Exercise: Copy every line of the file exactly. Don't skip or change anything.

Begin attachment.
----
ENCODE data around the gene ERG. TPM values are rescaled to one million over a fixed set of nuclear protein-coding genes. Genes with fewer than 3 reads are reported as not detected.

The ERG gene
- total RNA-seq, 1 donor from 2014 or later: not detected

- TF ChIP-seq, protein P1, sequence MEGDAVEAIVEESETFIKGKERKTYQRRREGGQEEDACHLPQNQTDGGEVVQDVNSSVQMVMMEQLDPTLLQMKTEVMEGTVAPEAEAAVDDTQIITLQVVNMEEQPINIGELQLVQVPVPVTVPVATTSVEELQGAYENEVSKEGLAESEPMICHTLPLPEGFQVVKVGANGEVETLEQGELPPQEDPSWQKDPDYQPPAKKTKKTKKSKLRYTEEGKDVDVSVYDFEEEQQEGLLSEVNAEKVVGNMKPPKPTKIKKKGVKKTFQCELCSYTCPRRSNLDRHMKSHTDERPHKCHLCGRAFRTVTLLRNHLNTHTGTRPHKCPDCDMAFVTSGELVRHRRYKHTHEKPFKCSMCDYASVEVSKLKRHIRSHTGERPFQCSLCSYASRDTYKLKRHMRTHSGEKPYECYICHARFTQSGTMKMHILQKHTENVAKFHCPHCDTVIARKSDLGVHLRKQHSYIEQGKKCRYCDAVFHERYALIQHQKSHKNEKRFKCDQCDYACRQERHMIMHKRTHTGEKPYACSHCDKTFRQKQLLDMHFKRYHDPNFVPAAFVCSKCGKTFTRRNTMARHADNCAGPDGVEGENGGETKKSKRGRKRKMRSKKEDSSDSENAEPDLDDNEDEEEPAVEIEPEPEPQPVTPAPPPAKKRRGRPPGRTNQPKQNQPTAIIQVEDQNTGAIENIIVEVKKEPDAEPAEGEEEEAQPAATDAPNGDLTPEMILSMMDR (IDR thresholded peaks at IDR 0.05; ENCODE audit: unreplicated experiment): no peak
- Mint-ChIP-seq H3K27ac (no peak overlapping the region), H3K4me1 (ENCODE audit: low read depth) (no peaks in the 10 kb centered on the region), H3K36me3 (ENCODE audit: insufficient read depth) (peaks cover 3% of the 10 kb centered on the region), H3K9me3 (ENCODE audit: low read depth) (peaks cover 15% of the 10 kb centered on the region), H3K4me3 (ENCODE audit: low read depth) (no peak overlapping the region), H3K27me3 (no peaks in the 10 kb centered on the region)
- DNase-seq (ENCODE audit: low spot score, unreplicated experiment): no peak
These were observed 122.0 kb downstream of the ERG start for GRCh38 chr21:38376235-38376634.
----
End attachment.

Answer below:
ENCODE data around the gene ERG. TPM values are rescaled to one million over a fixed set of nuclear protein-coding genes. Genes with fewer than 3 reads are reported as not detected.

The ERG gene
- total RNA-seq, 1 donor from 2014 or later: not detected

- TF ChIP-seq, protein P1, sequence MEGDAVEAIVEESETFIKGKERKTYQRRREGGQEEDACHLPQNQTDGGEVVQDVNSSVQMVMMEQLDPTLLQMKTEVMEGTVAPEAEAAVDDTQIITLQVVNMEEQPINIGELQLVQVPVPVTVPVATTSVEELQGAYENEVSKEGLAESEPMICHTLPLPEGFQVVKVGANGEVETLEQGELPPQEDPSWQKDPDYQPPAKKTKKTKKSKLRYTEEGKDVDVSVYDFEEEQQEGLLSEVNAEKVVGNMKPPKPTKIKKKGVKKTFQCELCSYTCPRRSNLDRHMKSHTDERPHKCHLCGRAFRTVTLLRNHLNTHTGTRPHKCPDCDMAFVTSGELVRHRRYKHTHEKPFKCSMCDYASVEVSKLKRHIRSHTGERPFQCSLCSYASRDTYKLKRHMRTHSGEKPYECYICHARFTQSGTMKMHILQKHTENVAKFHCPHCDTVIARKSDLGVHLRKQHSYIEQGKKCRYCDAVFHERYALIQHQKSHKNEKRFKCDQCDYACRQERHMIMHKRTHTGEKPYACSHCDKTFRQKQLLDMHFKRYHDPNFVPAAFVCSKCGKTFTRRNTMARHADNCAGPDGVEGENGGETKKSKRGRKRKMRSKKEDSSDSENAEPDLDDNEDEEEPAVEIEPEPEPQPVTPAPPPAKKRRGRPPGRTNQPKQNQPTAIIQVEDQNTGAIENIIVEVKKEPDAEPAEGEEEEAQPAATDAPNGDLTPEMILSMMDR (IDR thresholded peaks at IDR 0.05; ENCODE audit: unreplicated experiment): no peak
- Mint-ChIP-seq H3K27ac (no peak overlapping the region), H3K4me1 (ENCODE audit: low read depth) (no peaks in the 10 kb centered on the region), H3K36me3 (ENCODE audit: insufficient read depth) (peaks cover 3% of the 10 kb centered on the region), H3K9me3 (ENCODE audit: low read depth) (peaks cover 15% of the 10 kb centered on the region), H3K4me3 (ENCODE audit: low read depth) (no peak overlapping the region), H3K27me3 (no peaks in the 10 kb centered on the region)
- DNase-seq (ENCODE audit: low spot score, unreplicated experiment): no peak
These were observed 122.0 kb downstream of the ERG start for GRCh38 chr21:38376235-38376634.